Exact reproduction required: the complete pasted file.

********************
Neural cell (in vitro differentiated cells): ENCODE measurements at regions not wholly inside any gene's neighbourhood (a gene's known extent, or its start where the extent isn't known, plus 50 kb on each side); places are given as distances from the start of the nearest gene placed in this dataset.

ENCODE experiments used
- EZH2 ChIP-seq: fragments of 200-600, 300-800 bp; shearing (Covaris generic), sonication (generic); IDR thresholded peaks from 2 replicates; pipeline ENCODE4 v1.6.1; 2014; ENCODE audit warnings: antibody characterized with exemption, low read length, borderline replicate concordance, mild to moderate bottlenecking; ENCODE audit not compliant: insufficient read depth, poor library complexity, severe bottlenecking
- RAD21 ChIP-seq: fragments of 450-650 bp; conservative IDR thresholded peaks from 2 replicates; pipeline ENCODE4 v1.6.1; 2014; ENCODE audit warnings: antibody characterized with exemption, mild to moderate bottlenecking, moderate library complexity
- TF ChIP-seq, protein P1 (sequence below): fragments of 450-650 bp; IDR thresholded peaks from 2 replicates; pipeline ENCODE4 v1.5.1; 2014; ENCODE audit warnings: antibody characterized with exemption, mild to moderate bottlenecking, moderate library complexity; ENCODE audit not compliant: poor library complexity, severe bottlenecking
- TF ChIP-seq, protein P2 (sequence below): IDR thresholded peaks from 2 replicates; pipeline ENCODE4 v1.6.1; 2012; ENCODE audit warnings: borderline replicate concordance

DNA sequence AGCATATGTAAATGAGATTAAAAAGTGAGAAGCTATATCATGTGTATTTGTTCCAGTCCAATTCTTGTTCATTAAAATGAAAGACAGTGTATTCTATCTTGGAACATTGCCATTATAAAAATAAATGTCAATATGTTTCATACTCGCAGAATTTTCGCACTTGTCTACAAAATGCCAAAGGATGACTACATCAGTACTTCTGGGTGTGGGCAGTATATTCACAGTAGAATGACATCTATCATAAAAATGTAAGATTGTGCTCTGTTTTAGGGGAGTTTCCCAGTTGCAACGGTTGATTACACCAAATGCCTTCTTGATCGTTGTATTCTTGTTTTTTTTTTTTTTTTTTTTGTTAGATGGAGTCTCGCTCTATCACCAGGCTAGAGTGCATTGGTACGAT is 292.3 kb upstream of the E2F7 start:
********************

Neural cell (in vitro differentiated cells): ENCODE measurements at regions not wholly inside any gene's neighbourhood (a gene's known extent, or its start where the extent isn't known, plus 50 kb on each side); places are given as distances from the start of the nearest gene placed in this dataset.

ENCODE experiments used
- EZH2 ChIP-seq: fragments of 200-600, 300-800 bp; shearing (Covaris generic), sonication (generic); IDR thresholded peaks from 2 replicates; pipeline ENCODE4 v1.6.1; 2014; ENCODE audit warnings: antibody characterized with exemption, low read length, borderline replicate concordance, mild to moderate bottlenecking; ENCODE audit not compliant: insufficient read depth, poor library complexity, severe bottlenecking
- RAD21 ChIP-seq: fragments of 450-650 bp; conservative IDR thresholded peaks from 2 replicates; pipeline ENCODE4 v1.6.1; 2014; ENCODE audit warnings: antibody characterized with exemption, mild to moderate bottlenecking, moderate library complexity
- TF ChIP-seq, protein P1 (sequence below): fragments of 450-650 bp; IDR thresholded peaks from 2 replicates; pipeline ENCODE4 v1.5.1; 2014; ENCODE audit warnings: antibody characterized with exemption, mild to moderate bottlenecking, moderate library complexity; ENCODE audit not compliant: poor library complexity, severe bottlenecking
- TF ChIP-seq, protein P2 (sequence below): IDR thresholded peaks from 2 replicates; pipeline ENCODE4 v1.6.1; 2012; ENCODE audit warnings: borderline replicate concordance

DNA sequence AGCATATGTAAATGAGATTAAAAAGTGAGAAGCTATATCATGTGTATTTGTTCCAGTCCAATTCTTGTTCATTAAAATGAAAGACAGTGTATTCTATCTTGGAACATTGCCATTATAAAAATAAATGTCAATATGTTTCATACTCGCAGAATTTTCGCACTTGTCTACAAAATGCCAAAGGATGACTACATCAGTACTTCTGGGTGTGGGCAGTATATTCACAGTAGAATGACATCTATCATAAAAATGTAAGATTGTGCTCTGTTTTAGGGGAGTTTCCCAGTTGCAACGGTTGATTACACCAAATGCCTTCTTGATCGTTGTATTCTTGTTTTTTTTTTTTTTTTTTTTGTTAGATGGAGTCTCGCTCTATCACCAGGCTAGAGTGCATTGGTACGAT is 292.3 kb upstream of the E2F7 start: